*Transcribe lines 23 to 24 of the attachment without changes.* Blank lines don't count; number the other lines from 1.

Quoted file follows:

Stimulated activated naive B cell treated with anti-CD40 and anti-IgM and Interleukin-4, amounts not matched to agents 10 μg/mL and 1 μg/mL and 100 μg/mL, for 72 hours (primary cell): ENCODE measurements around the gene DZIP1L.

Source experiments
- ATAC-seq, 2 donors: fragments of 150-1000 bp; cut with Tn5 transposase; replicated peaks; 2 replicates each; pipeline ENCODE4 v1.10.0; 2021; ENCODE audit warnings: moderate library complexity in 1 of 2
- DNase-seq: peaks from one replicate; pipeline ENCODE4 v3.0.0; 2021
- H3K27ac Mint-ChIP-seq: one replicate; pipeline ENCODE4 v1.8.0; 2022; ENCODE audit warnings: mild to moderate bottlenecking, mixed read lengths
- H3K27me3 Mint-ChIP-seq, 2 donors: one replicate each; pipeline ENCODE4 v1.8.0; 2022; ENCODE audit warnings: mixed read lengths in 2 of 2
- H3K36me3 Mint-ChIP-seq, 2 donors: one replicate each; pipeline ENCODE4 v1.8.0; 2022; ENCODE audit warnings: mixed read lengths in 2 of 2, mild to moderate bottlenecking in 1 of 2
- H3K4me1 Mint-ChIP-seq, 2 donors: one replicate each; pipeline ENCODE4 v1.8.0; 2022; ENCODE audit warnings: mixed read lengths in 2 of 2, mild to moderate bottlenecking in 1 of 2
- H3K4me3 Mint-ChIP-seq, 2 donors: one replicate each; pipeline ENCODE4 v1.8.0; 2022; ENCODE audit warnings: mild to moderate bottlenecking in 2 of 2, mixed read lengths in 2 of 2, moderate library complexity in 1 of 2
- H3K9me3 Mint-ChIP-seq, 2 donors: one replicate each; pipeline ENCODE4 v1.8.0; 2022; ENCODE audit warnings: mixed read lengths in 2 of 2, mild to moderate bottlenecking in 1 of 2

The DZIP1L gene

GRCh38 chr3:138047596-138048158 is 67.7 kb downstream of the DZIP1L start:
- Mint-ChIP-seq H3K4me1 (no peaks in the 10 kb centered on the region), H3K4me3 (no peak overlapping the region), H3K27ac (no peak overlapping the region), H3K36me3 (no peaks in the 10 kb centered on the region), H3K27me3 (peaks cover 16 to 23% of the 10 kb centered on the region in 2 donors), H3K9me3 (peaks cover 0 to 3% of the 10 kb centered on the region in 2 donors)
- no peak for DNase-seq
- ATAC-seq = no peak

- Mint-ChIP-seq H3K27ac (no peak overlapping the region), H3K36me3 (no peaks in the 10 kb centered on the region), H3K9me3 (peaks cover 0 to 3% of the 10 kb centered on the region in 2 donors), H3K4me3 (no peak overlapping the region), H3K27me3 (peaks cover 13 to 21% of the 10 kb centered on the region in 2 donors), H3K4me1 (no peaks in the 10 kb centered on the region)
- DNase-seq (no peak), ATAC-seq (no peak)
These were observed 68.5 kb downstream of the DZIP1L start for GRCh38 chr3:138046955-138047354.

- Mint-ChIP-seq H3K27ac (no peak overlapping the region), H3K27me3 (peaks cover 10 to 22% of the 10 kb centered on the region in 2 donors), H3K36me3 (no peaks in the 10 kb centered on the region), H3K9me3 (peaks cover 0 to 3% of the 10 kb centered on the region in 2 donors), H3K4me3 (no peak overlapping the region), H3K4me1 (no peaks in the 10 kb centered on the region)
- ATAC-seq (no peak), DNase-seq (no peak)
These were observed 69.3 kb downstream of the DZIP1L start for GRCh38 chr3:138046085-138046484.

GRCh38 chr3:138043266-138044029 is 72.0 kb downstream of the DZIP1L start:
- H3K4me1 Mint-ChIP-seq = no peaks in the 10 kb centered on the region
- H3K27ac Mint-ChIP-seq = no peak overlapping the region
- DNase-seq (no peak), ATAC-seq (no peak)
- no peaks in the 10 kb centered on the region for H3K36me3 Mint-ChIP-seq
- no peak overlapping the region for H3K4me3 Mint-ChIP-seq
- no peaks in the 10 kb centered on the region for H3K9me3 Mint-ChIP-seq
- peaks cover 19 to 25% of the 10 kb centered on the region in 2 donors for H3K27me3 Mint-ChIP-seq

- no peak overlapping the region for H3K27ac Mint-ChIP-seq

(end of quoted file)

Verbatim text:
- H3K4me1 Mint-ChIP-seq = no peaks in the 10 kb centered on the region
- H3K27ac Mint-ChIP-seq = no peak overlapping the region